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Thermal Delight in Architecture Paperback – December 5, 1979

ISBN-13: 978-0262580397 ISBN-10: 026258039X

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Product Details

  • Paperback: 94 pages
  • Publisher: The MIT Press (December 5, 1979)
  • Language: English
  • ISBN-10: 026258039X
  • ISBN-13: 978-0262580397
  • Product Dimensions: 8 x 5.3 x 0.3 inches
  • Shipping Weight: 4 ounces (View shipping rates and policies)
  • Average Customer Review: 4.3 out of 5 stars  See all reviews (9 customer reviews)
  • Amazon Best Sellers Rank: #80,923 in Books (See Top 100 in Books)

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Most Helpful Customer Reviews

36 of 36 people found the following review helpful By Justin Aleo (justin-aleo@usa.net) on May 7, 1998
Format: Paperback
Of the many books I've read on architecture, this has been by far the most influential; it inspired by bachelor of architecture thesis. Heschong argues that thermal aesthetics in architecture, although almost universally overlooked, affect building users at least as much as visual aesthetics. She supports her thesis by naming dozens of examples linking thermal qualities to psychology/perception, culture, traditions, language, and, of course, architecture. The book is accessible to everyone and not just architects: it is not at all technical and is very concise. Yet it is thorough, and is sure to change the reader's perception of his or her thermal environments.
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18 of 18 people found the following review helpful By Dmitriy Molla on October 9, 2009
Format: Paperback
Thermal Delight in Architecture is an inspiring look at the thermal aspects of architecture (temperature and humidity), a frustrating and unexciting topic for many designers. Although this work came out of the energy crisis of the 70's, its implications could not be more relevant in our time. When most architects view thermal design as efficient heating and cooling systems, heat gain and heat loss and the challenge of creating an envelope with a high R-value, Heschong approaches this topic from a completely unique and refreshing perspective. Her focus is not on the technical and monotonous aspects of thermal conditions, she looks at this subject as an architectural designer, not a mechanic or an engineer, focusing on the social, emotional and experiential significance of the thermal through a historic and cultural lens. Her thesis, although not entirely resolved in this short work, makes an argument for a new approach to architectural design, where thermal aspects are not treated with neglect and contempt but are used to enrich the experience of the inhabitant both physically and emotionally.
Heschong begins her case with a look at the fundamental need for humans to stay warm and cool, dry and humid. She explores the history of mankind and how it dealt with this issue, the making of fires, shelters and places of protection from the heat of the sun. She makes a case that the human of the past dealt with this issue simply, but their solutions were full of rich experiences and allowed for a strong connection to nature. In a description of the igloo she explains how nature itself provided the protection from harmful aspects of nature and the fire was a central aspect of the home, it not only provided warmth but was the center of activity, the source of comfort and light.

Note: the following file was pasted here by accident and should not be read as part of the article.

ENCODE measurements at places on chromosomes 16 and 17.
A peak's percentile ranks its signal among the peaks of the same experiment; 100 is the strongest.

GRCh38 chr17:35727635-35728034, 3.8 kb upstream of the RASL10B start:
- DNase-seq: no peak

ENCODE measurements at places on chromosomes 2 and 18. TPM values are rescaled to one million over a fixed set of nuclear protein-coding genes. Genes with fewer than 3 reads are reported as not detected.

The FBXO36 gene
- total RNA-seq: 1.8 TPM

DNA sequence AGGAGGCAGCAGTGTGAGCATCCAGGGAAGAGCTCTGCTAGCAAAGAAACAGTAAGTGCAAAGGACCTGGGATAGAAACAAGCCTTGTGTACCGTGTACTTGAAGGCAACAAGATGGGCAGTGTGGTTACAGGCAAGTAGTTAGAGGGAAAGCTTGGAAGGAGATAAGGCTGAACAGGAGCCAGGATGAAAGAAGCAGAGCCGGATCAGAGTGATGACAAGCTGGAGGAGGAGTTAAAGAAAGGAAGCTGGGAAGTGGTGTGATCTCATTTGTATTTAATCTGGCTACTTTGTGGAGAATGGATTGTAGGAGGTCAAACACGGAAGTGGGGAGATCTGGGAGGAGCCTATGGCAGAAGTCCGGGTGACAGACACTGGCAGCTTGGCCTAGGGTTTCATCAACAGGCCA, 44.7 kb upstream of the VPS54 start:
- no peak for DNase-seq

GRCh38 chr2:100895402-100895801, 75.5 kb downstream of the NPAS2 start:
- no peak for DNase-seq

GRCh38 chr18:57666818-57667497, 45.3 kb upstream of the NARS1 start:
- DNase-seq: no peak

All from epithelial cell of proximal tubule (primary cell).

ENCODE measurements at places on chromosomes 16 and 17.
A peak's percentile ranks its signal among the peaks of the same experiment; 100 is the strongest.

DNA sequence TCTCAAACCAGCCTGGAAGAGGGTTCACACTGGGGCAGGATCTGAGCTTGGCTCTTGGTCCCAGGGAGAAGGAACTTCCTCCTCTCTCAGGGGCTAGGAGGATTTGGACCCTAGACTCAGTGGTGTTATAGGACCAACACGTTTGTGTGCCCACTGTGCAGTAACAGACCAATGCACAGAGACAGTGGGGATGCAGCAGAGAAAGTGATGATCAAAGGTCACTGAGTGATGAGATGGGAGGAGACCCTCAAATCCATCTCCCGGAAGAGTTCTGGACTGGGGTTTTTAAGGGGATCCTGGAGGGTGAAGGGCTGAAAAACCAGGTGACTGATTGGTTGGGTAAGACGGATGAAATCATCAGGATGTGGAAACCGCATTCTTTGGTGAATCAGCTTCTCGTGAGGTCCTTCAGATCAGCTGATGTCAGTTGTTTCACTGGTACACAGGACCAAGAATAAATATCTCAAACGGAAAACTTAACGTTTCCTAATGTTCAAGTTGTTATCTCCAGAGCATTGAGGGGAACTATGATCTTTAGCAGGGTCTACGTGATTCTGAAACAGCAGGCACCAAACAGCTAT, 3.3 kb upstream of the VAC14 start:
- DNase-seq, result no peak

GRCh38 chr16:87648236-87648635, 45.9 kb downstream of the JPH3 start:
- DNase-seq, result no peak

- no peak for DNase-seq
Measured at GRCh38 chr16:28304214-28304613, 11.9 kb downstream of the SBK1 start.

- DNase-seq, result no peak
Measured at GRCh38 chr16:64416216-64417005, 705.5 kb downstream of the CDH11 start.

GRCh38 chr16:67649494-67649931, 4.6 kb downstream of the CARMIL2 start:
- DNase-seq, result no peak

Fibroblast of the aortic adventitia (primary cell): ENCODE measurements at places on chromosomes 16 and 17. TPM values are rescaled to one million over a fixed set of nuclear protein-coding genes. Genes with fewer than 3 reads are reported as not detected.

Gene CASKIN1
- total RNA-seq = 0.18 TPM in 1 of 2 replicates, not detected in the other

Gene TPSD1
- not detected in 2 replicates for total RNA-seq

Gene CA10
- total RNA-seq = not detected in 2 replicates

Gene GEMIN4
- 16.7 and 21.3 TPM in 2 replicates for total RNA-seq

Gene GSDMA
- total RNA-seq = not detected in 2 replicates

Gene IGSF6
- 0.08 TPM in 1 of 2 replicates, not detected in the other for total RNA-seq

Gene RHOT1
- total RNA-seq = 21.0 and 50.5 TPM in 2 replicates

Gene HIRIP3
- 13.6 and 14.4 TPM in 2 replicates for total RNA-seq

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12 of 12 people found the following review helpful By Benjamin Raposa on March 12, 2006
Format: Paperback
I purchased this book for use with my Thesis research, and have been quite pleased with it. The book brings up ideas about human perception of spaces as influenced by thermal conditions. It goes into historical examples very nicely, but it is a little weak on more contemporary works. That being said, it is quite easy to apply the proposals to any work of architecture. I would recommend this book to anyone interested in 1) architecture or 2) human perception. For someone that is interested in the human perception of architecture, it's a must-have.
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2 of 2 people found the following review helpful By t22money on January 2, 2013
Format: Paperback Verified Purchase
A great way to re-orient yourself to think about intelligent design. Technology can certainly solve any problem, but often times it is far simpler/cheaper/easier to plan ahead, think carefully, and use passive strategies to your advantage. Part design, part architecture/building science, part lifestyle/philosophy. Just really enjoyable.
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1 of 1 people found the following review helpful By Stefan Szczelkun on February 18, 2012
Format: Paperback
This book brought a lot of reservations I had about my architectural education into focus. The viewpoint of architecture as a thermal art more fundementaly than it is about 'the play of light and shade' has yet to have had the influence on architectural education that it should have.
Out thermal sense is hot one that is part of the usual FIVE. It is overlooked and yet fundemental to our well-being.
This book is in my top ten most influential.
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